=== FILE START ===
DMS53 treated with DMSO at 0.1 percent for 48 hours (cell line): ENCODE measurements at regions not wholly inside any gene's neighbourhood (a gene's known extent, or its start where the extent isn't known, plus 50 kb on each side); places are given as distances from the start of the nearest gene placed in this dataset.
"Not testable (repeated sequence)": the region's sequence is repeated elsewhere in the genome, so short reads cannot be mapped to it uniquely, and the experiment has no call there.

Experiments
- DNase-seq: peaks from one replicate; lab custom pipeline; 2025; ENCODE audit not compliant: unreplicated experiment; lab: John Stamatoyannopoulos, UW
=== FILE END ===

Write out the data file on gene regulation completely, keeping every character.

DMS53 treated with DMSO at 0.1 percent for 48 hours (cell line): ENCODE measurements at regions not wholly inside any gene's neighbourhood (a gene's known extent, or its start where the extent isn't known, plus 50 kb on each side); places are given as distances from the start of the nearest gene placed in this dataset.
"Not testable (repeated sequence)": the region's sequence is repeated elsewhere in the genome, so short reads cannot be mapped to it uniquely, and the experiment has no call there.

Experiments
- DNase-seq: peaks from one replicate; lab custom pipeline; 2025; ENCODE audit not compliant: unreplicated experiment; lab: John Stamatoyannopoulos, UW